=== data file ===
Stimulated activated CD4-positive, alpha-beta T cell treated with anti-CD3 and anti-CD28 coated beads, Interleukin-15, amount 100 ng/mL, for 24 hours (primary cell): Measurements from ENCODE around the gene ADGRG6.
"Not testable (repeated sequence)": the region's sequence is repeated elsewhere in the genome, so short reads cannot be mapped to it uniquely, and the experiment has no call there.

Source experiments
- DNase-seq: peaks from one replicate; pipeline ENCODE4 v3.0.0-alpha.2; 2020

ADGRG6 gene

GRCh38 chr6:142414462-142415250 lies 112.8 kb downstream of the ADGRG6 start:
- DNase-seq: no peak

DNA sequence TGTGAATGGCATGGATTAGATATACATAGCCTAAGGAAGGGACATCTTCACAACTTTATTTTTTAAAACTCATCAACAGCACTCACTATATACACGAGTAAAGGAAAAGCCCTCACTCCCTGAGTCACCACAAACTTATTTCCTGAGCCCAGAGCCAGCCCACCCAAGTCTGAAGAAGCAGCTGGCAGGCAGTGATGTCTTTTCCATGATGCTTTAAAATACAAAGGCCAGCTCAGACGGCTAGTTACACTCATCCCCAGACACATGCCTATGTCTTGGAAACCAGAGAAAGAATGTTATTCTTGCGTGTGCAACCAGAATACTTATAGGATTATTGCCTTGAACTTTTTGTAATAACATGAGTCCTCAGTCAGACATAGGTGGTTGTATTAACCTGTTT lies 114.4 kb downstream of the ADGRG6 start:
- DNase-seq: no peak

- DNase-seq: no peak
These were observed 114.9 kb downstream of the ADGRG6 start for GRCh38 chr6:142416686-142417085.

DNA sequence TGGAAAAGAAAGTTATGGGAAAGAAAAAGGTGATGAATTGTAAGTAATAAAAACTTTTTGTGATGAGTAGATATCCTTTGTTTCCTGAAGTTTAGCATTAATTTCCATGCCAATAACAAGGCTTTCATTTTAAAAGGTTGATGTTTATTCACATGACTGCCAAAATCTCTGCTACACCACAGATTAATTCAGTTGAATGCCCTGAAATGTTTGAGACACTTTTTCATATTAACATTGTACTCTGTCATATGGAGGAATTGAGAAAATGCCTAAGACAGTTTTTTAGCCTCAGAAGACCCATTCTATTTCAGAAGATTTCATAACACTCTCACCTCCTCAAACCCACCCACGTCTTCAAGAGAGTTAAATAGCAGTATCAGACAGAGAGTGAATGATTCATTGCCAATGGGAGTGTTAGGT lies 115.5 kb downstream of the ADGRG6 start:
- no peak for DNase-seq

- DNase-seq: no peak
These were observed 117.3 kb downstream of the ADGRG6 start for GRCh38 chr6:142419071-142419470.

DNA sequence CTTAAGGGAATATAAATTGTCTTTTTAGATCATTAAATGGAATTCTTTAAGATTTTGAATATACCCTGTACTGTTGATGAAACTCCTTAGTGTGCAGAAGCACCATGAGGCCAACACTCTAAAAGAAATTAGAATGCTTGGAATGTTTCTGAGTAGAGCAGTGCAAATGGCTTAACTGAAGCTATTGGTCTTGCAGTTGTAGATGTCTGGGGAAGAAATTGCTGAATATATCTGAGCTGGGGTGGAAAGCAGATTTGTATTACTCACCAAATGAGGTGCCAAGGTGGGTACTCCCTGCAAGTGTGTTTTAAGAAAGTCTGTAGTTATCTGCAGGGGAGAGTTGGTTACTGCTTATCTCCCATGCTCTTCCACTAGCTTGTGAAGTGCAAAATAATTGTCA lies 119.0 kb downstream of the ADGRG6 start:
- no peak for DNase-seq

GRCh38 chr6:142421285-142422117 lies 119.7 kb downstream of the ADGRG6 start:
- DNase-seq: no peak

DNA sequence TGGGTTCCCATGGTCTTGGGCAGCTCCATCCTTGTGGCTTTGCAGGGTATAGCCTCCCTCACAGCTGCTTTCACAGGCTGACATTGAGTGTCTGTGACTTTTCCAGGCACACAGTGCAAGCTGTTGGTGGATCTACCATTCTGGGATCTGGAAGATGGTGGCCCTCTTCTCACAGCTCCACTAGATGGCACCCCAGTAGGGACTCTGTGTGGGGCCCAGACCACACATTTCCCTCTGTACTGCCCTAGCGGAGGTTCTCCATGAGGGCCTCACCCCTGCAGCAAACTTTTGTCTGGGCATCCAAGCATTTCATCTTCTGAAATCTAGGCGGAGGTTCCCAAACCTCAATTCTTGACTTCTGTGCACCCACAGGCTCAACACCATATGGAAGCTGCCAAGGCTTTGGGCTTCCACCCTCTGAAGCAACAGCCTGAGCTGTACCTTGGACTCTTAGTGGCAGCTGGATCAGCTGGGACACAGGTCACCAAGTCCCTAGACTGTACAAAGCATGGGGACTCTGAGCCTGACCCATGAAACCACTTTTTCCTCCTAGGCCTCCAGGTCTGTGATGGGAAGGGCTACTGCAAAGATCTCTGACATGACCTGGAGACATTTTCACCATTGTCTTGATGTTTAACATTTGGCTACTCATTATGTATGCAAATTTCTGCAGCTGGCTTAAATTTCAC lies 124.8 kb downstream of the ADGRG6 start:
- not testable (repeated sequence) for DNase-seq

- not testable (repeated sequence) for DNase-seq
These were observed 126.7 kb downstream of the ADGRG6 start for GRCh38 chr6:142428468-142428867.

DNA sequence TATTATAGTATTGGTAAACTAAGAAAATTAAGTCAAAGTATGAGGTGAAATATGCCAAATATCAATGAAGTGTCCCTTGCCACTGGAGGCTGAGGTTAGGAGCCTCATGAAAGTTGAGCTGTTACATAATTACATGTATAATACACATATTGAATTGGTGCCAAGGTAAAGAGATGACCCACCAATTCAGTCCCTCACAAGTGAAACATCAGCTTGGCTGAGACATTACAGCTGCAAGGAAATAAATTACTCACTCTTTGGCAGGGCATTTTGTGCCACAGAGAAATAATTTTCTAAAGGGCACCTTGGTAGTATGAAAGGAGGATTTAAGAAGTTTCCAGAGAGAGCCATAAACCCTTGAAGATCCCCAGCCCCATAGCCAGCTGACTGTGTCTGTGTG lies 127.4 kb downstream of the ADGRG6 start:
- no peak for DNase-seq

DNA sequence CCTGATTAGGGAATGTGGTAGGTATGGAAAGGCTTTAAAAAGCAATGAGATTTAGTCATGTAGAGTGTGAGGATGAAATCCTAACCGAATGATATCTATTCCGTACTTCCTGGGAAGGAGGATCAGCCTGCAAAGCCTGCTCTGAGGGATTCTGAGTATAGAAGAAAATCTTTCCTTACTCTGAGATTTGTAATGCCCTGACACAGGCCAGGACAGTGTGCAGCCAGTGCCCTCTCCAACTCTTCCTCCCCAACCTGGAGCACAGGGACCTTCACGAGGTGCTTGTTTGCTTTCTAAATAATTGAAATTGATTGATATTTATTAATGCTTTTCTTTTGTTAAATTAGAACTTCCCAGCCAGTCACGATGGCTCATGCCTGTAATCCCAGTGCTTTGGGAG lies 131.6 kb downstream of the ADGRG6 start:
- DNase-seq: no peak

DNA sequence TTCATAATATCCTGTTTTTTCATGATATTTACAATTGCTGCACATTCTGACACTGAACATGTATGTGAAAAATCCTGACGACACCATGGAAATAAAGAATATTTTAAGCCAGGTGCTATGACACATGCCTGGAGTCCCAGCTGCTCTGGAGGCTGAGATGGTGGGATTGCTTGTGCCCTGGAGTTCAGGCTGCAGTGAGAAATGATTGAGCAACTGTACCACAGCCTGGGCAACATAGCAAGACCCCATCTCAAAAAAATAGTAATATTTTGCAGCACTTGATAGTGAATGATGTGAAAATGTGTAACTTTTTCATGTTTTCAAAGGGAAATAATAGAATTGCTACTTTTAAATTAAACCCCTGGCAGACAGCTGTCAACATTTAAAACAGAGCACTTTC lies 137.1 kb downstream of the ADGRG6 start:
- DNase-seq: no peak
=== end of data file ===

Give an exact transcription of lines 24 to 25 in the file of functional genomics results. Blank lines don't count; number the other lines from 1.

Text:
DNA sequence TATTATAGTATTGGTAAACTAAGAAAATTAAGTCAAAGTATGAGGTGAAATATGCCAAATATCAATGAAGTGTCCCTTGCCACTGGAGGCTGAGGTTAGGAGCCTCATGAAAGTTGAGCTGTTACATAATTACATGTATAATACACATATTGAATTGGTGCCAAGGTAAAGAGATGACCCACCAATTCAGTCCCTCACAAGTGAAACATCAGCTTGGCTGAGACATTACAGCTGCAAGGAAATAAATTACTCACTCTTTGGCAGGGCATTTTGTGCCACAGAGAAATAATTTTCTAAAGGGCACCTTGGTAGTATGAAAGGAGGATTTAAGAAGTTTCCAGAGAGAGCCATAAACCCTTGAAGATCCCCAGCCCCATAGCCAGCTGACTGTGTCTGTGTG lies 127.4 kb downstream of the ADGRG6 start:
- no peak for DNase-seq